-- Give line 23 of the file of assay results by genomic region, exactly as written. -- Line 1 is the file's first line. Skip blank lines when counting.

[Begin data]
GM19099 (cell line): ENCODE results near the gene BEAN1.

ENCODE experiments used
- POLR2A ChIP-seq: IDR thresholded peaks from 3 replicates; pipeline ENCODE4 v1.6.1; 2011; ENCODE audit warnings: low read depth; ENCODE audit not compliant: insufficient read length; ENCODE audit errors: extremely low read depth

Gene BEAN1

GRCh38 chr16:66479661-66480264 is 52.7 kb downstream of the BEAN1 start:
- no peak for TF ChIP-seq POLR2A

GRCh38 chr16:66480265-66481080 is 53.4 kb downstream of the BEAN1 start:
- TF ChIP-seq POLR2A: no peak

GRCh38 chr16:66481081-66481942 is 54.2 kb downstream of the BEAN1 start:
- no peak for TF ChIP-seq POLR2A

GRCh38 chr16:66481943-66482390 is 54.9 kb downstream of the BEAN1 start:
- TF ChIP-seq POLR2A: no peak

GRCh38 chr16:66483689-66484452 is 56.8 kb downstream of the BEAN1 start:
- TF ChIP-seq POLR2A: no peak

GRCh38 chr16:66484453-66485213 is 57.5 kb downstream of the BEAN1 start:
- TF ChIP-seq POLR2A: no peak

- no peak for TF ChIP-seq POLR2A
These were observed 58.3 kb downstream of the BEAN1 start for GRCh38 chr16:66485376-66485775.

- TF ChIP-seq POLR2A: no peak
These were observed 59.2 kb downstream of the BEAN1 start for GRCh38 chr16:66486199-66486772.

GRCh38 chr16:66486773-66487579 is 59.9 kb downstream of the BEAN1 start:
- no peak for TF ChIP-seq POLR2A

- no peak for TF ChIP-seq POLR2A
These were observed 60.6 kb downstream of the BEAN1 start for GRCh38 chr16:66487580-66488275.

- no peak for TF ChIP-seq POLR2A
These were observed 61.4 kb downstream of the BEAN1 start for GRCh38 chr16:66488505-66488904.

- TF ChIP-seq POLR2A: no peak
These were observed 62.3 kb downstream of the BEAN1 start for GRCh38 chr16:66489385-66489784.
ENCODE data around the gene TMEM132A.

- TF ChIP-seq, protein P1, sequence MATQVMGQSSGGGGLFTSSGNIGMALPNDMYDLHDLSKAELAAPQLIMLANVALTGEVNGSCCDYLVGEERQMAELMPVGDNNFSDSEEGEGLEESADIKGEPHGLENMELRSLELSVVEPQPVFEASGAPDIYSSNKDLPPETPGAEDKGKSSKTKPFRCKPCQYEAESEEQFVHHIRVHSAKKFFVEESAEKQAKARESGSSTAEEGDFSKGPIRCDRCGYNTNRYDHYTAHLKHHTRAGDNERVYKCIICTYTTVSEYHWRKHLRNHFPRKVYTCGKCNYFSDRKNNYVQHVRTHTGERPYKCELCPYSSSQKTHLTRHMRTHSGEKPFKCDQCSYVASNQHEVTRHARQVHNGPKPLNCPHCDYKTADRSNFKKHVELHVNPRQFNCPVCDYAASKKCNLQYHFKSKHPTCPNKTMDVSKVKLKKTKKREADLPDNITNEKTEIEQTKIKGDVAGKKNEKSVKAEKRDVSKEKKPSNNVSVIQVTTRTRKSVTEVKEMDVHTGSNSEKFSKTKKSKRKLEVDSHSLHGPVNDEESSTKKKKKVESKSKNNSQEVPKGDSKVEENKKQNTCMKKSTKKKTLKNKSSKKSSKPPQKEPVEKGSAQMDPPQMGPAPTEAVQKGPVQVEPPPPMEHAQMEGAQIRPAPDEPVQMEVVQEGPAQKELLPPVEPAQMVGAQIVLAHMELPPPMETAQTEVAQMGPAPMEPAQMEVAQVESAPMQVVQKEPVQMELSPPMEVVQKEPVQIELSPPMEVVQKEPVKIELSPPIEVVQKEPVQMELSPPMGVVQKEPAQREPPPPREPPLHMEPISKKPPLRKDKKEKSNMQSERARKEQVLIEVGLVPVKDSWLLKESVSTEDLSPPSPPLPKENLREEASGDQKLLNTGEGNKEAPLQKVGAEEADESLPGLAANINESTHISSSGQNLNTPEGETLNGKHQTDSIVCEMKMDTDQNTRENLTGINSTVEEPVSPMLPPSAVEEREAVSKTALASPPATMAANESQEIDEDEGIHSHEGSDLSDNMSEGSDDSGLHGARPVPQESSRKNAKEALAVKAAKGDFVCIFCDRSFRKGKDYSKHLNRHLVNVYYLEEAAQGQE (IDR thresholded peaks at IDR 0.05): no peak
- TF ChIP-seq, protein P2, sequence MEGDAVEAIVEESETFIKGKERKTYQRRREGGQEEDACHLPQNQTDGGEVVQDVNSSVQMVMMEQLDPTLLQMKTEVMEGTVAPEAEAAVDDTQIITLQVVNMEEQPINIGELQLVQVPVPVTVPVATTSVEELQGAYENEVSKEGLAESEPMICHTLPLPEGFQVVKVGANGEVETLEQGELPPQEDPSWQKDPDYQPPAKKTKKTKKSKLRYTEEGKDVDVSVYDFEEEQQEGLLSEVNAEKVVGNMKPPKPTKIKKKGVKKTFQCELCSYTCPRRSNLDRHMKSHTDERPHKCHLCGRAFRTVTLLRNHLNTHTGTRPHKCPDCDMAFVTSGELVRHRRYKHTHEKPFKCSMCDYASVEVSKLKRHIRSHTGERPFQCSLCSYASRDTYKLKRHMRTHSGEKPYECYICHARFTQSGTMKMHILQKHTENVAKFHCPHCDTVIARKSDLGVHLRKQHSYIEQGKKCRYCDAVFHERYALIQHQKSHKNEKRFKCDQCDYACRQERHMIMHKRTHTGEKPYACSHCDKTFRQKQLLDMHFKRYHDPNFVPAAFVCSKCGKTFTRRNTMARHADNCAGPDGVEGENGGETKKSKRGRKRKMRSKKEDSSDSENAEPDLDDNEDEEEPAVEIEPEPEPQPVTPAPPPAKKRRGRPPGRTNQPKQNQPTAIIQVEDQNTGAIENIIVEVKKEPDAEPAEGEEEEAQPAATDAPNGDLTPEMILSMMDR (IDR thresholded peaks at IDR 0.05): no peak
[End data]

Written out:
- no peak for TF ChIP-seq POLR2A